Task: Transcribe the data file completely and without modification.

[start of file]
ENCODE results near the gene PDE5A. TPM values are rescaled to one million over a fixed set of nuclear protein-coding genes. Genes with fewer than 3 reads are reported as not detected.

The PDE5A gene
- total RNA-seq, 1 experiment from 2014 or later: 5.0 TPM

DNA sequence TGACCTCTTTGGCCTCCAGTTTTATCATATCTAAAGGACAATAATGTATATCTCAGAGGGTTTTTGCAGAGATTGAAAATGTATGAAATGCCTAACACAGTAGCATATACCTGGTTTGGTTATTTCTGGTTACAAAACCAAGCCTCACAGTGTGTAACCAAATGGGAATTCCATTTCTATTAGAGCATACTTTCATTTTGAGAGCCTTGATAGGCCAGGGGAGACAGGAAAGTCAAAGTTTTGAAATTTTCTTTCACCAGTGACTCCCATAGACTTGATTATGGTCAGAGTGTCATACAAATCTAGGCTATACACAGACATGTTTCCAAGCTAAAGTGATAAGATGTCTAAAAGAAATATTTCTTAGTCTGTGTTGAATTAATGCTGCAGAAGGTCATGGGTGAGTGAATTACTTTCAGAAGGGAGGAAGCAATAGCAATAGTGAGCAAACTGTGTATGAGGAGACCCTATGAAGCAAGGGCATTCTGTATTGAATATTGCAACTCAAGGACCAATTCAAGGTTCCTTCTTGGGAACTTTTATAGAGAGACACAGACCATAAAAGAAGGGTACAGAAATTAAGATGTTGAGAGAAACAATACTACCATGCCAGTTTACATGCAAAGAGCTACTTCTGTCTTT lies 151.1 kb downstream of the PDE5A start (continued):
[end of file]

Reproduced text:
ENCODE results near the gene PDE5A. TPM values are rescaled to one million over a fixed set of nuclear protein-coding genes. Genes with fewer than 3 reads are reported as not detected.

The PDE5A gene
- total RNA-seq, 1 experiment from 2014 or later: 5.0 TPM

DNA sequence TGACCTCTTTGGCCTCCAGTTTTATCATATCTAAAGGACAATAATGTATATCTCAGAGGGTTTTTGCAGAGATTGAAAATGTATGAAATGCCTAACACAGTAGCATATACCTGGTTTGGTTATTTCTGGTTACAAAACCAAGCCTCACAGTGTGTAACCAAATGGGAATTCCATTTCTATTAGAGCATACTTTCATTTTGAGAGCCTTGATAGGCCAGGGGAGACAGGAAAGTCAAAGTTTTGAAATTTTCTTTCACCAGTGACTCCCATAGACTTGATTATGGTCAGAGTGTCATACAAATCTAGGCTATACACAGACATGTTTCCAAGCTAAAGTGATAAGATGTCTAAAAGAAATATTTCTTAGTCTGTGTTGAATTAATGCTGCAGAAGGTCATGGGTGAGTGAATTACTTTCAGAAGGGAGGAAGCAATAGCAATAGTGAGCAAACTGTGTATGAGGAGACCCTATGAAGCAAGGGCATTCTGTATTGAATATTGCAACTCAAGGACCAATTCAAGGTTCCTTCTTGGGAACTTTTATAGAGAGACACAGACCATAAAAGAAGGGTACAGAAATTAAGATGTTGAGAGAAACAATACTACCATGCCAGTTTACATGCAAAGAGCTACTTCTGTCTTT lies 151.1 kb downstream of the PDE5A start (continued):